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June 25, 2020

Spark 3.0 Brings Big SQL Speed-Up, Better Python Hooks

Alex Woodie

Apache Spark 3.0 is now here, and it’s bringing a host of enhancements across its diverse range of capabilities. The headliner is an big bump in performance for the SQL engine and better coverage of ANSI specs, while enhancements to the Python API will bring joy to data scientists everywhere.

In 10 short years, Spark has become the dominant data processing framework for parallel big data analytics. It started out as a replacement for MapReduce, but it’s still going strong even as excitement for Hadoop has faded. Today, it’s the Swiss Army knife of processing, providing capabilities spanning ETL and data engineering, machine learning, stream processing, and advanced SQL analytics.

Spark has evolved considerably since the early days. Few new applications today use the Resilient Distributed Dataset (RDD), which have largely been replaced by DataFrames. In concert with the shift to DataFrames, most applications today are using the Spark SQL engine, including many data science applications developed in Python and Scala languages.

The Spark SQL engine gains many new features with Spark 3.0 that, cumulatively, result in a 2x performance advantage on the TPC-DS benchmark compared to Spark 2.4. There are several reasons for this boost, including the new Adaptive Query Execution (AQE) framework that simplifies tuning by generating a better execution plan at runtime.

Image courtesy Databricks

A blog post on the Databricks website explains the three main adaptive mechanisms in AQE. One of them is dynamically coalescing shuffle partitions, which “simplifies or even avoids tuning the number of shuffle partitions,” the Databricks authors write. Another technique, dynamically switching join strategies, can “partially avoid executing suboptimal plans due to missing statistics and/or size misestimation,” the company says. Finally, dynamically optimizing skew joins can help avoid extreme imbalances of work.

No SQL engine supports the breadth of the ANSI standard out of the box, and Spark SQL’s ANSI journey has been a work in progress. With Spark 3.0, the engine gains closer adherence to the standard.

The Databricks authors write: “To improve compliance, this release switches to Proleptic Gregorian calendar and also enables users to forbid using the reserved keywords of ANSI SQL as identifiers.” The developers have also introduced runtime overflow checking in numeric operations and compile-time type enforcement when inserting data into a table with a predefined schema, which help improve data quality.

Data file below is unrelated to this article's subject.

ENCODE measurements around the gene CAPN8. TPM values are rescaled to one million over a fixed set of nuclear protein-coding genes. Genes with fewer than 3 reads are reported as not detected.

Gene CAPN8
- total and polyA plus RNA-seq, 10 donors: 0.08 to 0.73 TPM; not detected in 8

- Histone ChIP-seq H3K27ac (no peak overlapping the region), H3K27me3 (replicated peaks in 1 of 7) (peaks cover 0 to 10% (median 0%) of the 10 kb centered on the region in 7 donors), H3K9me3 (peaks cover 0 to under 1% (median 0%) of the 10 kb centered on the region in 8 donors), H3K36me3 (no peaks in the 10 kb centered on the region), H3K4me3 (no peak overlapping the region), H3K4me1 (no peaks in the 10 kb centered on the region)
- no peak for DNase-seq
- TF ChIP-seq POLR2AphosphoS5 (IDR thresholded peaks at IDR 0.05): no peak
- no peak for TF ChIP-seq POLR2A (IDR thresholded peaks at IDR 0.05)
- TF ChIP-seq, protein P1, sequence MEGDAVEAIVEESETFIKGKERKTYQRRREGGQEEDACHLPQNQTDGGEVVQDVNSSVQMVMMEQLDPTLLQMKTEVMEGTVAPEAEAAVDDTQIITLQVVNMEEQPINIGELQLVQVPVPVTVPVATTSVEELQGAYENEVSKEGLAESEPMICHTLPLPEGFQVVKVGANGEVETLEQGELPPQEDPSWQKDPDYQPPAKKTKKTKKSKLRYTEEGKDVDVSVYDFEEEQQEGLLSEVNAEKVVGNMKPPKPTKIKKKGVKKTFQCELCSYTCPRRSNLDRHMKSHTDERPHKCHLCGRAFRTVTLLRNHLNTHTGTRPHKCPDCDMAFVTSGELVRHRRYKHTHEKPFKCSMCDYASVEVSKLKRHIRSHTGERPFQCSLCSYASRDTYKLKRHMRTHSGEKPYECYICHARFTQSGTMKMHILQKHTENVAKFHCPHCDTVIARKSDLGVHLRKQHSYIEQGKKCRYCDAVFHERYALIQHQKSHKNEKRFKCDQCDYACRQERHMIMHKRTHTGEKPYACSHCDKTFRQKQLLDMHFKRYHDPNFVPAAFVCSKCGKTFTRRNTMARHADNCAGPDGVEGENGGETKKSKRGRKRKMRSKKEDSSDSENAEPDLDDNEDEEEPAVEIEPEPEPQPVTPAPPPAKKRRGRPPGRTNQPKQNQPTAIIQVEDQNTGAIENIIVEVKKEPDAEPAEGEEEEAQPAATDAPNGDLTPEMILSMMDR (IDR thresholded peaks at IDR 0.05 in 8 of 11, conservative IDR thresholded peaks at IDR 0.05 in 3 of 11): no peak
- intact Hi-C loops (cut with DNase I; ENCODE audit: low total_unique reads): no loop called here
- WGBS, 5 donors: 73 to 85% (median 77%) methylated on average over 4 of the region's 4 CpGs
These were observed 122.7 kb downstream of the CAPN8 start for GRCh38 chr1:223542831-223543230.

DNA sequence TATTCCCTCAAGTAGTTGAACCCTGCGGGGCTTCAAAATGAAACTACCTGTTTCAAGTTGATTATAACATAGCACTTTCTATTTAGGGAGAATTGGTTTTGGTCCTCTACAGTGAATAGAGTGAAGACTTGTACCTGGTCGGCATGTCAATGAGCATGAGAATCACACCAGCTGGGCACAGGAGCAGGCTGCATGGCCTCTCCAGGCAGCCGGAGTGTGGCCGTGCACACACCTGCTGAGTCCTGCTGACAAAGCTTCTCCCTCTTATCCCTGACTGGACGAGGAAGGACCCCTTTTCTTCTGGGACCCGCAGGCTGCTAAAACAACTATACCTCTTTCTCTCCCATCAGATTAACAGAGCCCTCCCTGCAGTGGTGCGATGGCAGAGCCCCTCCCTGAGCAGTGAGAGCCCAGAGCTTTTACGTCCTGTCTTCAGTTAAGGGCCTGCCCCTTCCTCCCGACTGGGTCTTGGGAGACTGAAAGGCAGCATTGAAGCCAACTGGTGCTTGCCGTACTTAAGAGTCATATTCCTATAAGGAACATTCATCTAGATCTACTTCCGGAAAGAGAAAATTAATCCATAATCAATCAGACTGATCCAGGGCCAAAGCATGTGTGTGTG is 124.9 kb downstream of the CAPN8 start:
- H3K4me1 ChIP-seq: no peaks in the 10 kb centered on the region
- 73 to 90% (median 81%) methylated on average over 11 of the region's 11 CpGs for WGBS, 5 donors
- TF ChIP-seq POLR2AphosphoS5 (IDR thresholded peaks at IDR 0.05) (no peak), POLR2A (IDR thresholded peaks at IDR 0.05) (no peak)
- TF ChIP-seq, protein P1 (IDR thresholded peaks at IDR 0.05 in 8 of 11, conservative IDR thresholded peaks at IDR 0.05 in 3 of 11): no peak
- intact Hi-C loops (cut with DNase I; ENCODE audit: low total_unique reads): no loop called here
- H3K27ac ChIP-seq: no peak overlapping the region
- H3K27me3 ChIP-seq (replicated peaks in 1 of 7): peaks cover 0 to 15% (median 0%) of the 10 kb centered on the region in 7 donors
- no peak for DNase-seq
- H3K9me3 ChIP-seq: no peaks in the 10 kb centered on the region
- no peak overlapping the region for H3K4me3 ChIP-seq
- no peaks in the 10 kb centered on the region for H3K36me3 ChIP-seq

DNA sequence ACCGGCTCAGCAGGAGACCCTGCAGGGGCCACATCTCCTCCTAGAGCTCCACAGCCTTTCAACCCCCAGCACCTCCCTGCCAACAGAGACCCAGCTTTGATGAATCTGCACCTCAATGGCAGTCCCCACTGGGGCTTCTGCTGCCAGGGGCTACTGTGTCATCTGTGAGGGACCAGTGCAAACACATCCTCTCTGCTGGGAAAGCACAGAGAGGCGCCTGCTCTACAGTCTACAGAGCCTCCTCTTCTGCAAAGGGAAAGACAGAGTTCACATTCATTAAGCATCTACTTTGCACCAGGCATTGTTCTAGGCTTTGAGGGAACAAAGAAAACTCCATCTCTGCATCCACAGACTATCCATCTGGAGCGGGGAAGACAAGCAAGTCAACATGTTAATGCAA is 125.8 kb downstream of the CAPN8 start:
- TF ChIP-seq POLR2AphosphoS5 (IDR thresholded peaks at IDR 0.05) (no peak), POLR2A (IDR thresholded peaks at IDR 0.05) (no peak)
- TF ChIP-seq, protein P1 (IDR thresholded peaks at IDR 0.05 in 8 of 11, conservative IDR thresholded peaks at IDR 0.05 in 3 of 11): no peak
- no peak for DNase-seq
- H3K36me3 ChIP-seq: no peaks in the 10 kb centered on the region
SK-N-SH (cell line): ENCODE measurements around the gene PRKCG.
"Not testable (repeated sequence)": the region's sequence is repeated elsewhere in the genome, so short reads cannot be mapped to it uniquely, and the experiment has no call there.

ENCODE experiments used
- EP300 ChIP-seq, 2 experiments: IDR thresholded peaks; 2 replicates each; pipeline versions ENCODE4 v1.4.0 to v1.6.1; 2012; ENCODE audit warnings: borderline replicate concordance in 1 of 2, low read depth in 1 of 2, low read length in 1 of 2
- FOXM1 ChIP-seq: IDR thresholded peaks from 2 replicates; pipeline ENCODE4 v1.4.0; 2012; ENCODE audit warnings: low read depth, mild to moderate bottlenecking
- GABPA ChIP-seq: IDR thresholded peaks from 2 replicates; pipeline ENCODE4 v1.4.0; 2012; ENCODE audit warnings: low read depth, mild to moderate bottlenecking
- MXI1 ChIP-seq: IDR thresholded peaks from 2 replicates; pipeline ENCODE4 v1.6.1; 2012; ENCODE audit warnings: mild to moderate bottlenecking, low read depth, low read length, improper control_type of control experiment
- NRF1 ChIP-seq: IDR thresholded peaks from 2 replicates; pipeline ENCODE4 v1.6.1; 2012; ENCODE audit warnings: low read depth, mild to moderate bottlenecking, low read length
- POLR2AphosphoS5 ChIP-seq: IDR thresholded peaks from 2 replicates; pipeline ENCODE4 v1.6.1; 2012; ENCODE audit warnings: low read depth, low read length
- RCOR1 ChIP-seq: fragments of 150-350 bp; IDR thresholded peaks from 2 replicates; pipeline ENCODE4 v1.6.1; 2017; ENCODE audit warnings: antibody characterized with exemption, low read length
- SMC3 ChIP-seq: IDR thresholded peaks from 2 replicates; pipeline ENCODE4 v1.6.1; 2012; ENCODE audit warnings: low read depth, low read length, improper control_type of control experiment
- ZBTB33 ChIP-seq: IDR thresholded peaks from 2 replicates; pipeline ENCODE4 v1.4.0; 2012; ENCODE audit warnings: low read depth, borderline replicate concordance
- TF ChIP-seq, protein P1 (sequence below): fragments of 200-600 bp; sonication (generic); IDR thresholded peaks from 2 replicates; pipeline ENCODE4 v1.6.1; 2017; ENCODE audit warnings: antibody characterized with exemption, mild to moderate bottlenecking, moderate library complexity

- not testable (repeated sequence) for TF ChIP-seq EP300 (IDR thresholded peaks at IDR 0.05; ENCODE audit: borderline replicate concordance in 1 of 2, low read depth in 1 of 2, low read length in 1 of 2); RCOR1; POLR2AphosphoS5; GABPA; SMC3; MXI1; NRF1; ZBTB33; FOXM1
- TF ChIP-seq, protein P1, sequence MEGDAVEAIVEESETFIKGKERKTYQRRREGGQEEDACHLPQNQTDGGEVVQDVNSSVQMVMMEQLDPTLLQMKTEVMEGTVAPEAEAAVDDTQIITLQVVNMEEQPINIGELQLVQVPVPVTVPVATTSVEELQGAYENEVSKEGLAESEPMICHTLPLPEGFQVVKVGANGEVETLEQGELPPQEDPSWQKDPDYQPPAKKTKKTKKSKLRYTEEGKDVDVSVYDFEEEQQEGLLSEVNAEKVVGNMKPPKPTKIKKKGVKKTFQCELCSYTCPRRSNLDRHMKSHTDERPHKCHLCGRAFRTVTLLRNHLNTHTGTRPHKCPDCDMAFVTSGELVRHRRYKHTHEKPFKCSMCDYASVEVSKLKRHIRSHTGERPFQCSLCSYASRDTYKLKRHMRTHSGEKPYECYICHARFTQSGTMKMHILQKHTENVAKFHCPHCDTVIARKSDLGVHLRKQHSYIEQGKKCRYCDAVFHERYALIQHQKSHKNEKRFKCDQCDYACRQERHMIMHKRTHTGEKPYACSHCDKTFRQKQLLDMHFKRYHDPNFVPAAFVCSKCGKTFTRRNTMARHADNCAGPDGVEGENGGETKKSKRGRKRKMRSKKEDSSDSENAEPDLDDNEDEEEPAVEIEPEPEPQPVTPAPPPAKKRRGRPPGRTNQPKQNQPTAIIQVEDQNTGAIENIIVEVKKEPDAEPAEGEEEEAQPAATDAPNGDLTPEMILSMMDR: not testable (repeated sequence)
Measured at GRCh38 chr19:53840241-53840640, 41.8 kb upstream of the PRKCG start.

The addition of join hints further enhances the accuracy of the compiler when the built-in algorithms deliver a suboptimal plan. “When the compiler is unable to make the best choice, users can use join hints to influence the optimizer to choose a better plan.”

Image courtesy Databricks

Together, these Spark 3.0 enhancements deliver an overall 2x boost to Spark SQL’s performance relative to Spark 2.4. But according to Databricks, on 60 out of 102 queries, the speedups ranged from 2x to 18x.

“There was a ton of work in ANSI SQL compatibility, so you can move a lot of existing workloads into it,” said Matei Zaharia, the creator of Spark and chief technologist at Databricks. “You dont have to re-write them in any way to run on this.”

Python is the most popular language for data science, so it should be no surprise that Python has become the dominant language for developing in Spark too. According to Databricks, 68% of the commands written in its Workspace are written in Python, and the PySpark API is downloaded 5 million times per month.

“Some of the biggest things going on are around SQL and Python,” Zaharia says. “We’re going to announce an initiative at the keynote at the [Spark + AI] Summit, where we’re going to spend a lot of our engineering time going forward for Python on Spark, so making that much easier to use.”

The Pandas package is also popular in Spark environments, but it only runs on a single node. The Koalas implementation of Pandas addresses that limitation in PySpark, and has been a focus for Databricks. “After more than a year of development, the Koalas API coverage for pandas is close to 80%,” the Databricks authors write.

With Spark 3.0, the developers have added several new capabilities, including “a new Pandas UDF interface that leverages Python type hints to address the proliferation of pandas UDF types” the Databricks authors write. The new interface is also “more Pythonic and self-descriptive,” they write. It also brings better error handling of PySpark errors.

The Spark team has finished key components of Project Hydrogen, a long-running project to bring deep learning capabilities to Spark through support for GPU. With Spark 3.0, the framework now recognizes GPUs, which will deliver a big performance boost for AI in Spark.

“Spark now has a first class concept of what accelerator devices on the machine and how to schedule computation around them, so you can submit a job that says, I need GPUs, and it will launch it on the machines that have GPUs and it will assign the right number of GPUs on each task,” Zaharia says.

The Apache Spark team has also added a new user interface for Spark Streaming; delivered up to 40x speedups for calling R UDFs; and resolved over 3,400 Jira tickets. For more information on Apache Spark 3.0, see the Databricks blog post.

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